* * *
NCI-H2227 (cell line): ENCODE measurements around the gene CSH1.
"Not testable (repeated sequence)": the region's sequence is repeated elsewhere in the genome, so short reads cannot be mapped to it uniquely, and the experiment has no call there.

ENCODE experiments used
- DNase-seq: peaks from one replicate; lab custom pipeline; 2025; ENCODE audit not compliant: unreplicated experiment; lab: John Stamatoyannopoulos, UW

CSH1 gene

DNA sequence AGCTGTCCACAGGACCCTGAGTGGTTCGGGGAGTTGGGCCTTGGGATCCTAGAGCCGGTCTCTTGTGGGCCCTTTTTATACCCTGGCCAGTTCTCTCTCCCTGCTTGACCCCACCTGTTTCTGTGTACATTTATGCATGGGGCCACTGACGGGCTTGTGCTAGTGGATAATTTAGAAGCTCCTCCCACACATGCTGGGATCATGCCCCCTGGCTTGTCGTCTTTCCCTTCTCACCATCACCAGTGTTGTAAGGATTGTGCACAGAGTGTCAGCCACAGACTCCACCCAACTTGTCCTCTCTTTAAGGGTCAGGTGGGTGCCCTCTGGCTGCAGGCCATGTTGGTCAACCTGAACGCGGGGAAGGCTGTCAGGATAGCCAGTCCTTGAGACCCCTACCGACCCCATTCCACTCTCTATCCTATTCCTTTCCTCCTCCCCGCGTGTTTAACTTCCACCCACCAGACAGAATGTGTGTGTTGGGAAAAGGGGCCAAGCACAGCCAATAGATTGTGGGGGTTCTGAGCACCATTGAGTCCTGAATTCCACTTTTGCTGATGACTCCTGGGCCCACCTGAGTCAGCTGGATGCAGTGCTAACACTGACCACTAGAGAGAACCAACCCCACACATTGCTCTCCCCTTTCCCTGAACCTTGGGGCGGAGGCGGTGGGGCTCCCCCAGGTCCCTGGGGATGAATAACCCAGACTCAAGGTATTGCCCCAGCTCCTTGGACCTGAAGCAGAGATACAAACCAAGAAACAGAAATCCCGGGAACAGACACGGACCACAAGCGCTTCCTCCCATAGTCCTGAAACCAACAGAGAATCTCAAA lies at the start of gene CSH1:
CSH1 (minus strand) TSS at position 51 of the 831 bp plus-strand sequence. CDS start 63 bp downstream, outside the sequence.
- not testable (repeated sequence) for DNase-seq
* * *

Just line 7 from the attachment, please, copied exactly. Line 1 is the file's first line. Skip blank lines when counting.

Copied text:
CSH1 (minus strand) TSS at position 51 of the 831 bp plus-strand sequence. CDS start 63 bp downstream, outside the sequence.